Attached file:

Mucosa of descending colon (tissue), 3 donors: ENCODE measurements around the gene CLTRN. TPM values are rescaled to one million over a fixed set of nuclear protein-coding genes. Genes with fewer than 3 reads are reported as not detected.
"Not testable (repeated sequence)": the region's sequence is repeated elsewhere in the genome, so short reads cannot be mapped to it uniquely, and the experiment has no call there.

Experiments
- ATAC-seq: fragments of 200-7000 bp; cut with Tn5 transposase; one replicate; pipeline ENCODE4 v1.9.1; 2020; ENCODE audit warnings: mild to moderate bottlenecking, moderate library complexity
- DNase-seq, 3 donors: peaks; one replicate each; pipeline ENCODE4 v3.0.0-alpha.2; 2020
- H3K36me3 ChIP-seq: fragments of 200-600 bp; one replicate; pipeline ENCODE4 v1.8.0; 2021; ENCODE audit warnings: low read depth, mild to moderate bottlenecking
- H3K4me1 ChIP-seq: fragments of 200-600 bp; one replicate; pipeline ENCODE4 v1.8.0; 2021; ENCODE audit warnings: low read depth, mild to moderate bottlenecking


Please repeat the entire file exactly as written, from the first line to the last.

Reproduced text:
Mucosa of descending colon (tissue), 3 donors: ENCODE measurements around the gene CLTRN. TPM values are rescaled to one million over a fixed set of nuclear protein-coding genes. Genes with fewer than 3 reads are reported as not detected.
"Not testable (repeated sequence)": the region's sequence is repeated elsewhere in the genome, so short reads cannot be mapped to it uniquely, and the experiment has no call there.

Experiments
- ATAC-seq: fragments of 200-7000 bp; cut with Tn5 transposase; one replicate; pipeline ENCODE4 v1.9.1; 2020; ENCODE audit warnings: mild to moderate bottlenecking, moderate library complexity
- DNase-seq, 3 donors: peaks; one replicate each; pipeline ENCODE4 v3.0.0-alpha.2; 2020
- H3K36me3 ChIP-seq: fragments of 200-600 bp; one replicate; pipeline ENCODE4 v1.8.0; 2021; ENCODE audit warnings: low read depth, mild to moderate bottlenecking
- H3K4me1 ChIP-seq: fragments of 200-600 bp; one replicate; pipeline ENCODE4 v1.8.0; 2021; ENCODE audit warnings: low read depth, mild to moderate bottlenecking